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A couple holding hands and walking on a path in the park with trees.

The Cognitive Benefits of Interacting with Nature


This is how green areas in our cities improve not only physical health but also the overall brain functions.

A determining part of cities is its green areas: those public spaces where vegetation and nature form a sort of urban island where the daily grind is softened and everyday coexistence regains strength. Parks not only greatly improve the air quality of a city but also improve our moods, acting as a sort of emotional fertilizer.

To these social benefits we can now add a more individual, personal one. According to a study lead by Marc Berman of the University of Michigan, vegetation within a city positively impacts our brain function and helps develop neurological connections.

For his study, Berman asked volunteers to answer simple questions while testing their memory and attention span, and then divided the volunteers into two groups: the first did these tests before and after taking a walk downtown Ann Arbor, the other before and after walking through the university campus, which is full of trees and vegetation.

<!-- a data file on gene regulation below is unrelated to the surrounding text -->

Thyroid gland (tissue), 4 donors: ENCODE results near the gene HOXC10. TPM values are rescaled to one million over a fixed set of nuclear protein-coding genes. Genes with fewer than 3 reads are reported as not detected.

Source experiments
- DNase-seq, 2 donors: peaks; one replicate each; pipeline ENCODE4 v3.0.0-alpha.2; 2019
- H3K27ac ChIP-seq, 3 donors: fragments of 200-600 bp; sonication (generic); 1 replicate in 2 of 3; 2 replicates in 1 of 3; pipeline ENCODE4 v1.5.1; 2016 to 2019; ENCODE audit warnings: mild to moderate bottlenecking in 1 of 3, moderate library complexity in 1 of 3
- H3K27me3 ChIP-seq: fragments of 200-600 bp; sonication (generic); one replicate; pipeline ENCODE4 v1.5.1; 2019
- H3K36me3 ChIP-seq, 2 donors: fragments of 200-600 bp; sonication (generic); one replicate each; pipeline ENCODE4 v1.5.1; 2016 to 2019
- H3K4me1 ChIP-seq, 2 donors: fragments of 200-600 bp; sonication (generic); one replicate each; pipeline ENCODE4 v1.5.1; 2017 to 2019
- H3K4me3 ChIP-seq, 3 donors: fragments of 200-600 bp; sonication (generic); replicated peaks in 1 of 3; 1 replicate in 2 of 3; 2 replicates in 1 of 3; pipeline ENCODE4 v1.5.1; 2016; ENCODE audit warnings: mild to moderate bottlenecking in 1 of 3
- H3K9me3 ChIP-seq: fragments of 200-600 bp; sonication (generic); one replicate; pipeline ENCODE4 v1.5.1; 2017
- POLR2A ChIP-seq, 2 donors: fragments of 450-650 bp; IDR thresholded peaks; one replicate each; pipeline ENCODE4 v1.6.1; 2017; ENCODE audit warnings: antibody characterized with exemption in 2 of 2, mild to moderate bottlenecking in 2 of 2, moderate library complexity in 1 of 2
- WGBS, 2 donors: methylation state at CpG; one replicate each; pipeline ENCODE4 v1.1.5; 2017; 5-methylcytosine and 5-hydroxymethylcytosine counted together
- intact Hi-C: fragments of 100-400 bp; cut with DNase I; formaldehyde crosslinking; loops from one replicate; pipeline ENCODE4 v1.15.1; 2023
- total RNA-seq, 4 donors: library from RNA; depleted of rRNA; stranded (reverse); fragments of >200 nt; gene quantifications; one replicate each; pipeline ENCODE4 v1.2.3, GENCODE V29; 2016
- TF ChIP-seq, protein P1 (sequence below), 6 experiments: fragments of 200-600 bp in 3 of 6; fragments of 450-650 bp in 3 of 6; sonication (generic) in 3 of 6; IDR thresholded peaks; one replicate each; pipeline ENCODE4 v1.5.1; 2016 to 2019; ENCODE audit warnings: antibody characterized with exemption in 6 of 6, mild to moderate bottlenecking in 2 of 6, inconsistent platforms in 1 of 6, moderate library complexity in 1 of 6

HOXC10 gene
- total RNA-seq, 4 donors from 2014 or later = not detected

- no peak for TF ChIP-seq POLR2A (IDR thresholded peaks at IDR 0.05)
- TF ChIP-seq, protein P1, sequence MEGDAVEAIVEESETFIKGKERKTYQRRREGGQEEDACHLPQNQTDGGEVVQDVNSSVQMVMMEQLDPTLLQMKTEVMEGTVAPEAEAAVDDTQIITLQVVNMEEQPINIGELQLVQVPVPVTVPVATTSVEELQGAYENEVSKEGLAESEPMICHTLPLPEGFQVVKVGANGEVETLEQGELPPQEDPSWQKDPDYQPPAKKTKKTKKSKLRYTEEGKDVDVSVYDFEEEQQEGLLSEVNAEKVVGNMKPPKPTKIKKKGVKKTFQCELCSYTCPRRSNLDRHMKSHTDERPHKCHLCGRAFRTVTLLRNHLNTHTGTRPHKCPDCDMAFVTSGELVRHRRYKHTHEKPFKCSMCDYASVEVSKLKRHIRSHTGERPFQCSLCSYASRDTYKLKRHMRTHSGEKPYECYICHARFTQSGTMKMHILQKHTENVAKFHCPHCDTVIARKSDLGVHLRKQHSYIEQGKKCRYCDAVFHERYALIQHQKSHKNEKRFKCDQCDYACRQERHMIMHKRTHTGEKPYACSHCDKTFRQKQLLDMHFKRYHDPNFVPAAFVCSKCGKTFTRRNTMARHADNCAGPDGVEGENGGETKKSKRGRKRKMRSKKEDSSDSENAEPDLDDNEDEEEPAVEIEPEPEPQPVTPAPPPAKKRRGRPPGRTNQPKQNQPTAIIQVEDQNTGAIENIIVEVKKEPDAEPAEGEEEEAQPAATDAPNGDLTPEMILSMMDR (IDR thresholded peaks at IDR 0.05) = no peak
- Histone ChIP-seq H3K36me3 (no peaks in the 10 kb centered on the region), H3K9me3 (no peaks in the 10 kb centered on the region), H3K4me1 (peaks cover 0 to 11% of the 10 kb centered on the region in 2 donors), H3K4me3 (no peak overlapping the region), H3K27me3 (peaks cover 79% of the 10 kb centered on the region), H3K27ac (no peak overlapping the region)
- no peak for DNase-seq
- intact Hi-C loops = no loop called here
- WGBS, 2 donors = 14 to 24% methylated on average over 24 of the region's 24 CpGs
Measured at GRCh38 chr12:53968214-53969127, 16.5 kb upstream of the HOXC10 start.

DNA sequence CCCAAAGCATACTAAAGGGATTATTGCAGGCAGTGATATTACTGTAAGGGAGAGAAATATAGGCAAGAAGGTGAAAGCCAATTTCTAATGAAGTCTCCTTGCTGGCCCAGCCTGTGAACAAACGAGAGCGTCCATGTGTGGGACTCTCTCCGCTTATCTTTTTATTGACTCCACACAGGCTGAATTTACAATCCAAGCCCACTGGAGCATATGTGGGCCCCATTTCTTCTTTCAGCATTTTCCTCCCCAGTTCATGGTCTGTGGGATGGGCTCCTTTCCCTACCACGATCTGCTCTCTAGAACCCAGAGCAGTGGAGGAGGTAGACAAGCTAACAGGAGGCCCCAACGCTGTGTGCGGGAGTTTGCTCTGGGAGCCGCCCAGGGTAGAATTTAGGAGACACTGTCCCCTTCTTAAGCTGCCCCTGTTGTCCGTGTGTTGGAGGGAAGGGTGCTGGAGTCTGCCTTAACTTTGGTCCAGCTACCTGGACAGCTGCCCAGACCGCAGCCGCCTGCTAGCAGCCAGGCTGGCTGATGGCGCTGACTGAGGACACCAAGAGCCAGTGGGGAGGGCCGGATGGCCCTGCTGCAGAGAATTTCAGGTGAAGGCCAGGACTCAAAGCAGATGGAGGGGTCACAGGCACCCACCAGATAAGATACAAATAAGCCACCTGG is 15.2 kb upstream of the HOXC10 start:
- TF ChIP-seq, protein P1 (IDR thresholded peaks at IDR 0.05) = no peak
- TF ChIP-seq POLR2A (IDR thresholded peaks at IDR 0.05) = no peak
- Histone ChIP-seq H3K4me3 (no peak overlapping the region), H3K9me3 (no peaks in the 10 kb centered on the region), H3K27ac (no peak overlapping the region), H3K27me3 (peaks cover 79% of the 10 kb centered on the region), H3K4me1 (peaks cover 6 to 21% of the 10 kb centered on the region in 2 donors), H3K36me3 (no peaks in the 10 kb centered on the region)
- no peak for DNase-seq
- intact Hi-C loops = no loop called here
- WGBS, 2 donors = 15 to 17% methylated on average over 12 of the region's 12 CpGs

The difference was outstanding. The participants who took a walk through nature got considerably higher scores. According to the researchers, the difference is greatly due to the overstimulating elements present within a cityscape, witch we need to actively notice and process in order to function. A natural environment, in contrast, promotes rest and recovery for our brains, almost as when we are sleeping. The brain takes advantage of these moments in nature to reset and update its information.

“Easy and brief interactions with nature can produce noticeable changes in cognitive control. Considering walks through nature as mere recreation fails to recognize the vital role it plays in our cognitive functions,” concluded Berman and his colleagues in this 2008 study.

In early 2012, however, Berman’s research group continued to study the effects of nature in the brain, but this time over the clinical depression of hospitalized patients. A variation which nevertheless took the risk of worsening the patient’s symptoms.

In this case there were also two groups: those who walked through the university arboretum and those who walked through city streets. After one week, the groups switched scenes.

After verifying the effect of nature in the patients, researchers found similar results as in the first experiment. That is: those who were in contact with nature had substantially longer attention spans, and the rise in their emotional levels was yet more surprising. After their walks among trees they reported a “positive effect” in their overall temper.

So, if we needed yet more information on the benefits of nature, both of these studies strongly indicate that nature heals and refreshes the two sides –according to Western traditions– that make up our being: our rational, cognitive side, and our emotional one. We only need to take a stroll through our city parks.

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